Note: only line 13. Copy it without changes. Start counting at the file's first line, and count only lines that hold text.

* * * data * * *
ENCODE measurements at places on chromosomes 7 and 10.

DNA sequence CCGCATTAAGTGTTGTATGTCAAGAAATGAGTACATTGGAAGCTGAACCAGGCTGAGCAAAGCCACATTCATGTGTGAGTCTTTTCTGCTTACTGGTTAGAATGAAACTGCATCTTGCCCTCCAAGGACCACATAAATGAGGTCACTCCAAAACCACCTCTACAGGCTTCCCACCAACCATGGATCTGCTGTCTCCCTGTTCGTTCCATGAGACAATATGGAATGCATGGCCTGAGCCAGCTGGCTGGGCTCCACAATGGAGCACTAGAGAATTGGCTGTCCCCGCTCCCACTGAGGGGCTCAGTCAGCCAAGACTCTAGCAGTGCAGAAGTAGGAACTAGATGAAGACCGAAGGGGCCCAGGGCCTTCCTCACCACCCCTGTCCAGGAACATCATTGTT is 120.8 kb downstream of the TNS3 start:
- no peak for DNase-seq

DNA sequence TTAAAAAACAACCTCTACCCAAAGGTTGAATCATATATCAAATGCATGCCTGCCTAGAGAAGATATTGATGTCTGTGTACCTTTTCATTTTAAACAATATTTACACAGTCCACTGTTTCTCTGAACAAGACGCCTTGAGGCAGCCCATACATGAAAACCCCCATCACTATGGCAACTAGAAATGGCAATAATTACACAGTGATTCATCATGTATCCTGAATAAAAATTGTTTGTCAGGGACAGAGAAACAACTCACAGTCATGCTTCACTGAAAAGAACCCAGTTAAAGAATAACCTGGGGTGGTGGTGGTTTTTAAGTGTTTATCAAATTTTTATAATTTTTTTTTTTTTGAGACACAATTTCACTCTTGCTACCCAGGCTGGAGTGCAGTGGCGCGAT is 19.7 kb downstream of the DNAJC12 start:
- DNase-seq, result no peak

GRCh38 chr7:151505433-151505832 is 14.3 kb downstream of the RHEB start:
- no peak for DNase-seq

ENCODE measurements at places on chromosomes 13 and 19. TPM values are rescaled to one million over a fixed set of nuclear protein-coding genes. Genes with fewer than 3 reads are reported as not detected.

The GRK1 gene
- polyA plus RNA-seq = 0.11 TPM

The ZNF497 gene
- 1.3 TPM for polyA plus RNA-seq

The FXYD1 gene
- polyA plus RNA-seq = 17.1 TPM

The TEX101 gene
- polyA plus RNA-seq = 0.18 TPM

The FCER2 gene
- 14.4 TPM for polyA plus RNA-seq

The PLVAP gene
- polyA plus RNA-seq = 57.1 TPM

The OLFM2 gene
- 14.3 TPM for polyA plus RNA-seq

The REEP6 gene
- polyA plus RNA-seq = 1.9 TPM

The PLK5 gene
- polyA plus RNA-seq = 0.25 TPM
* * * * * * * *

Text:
The FXYD1 gene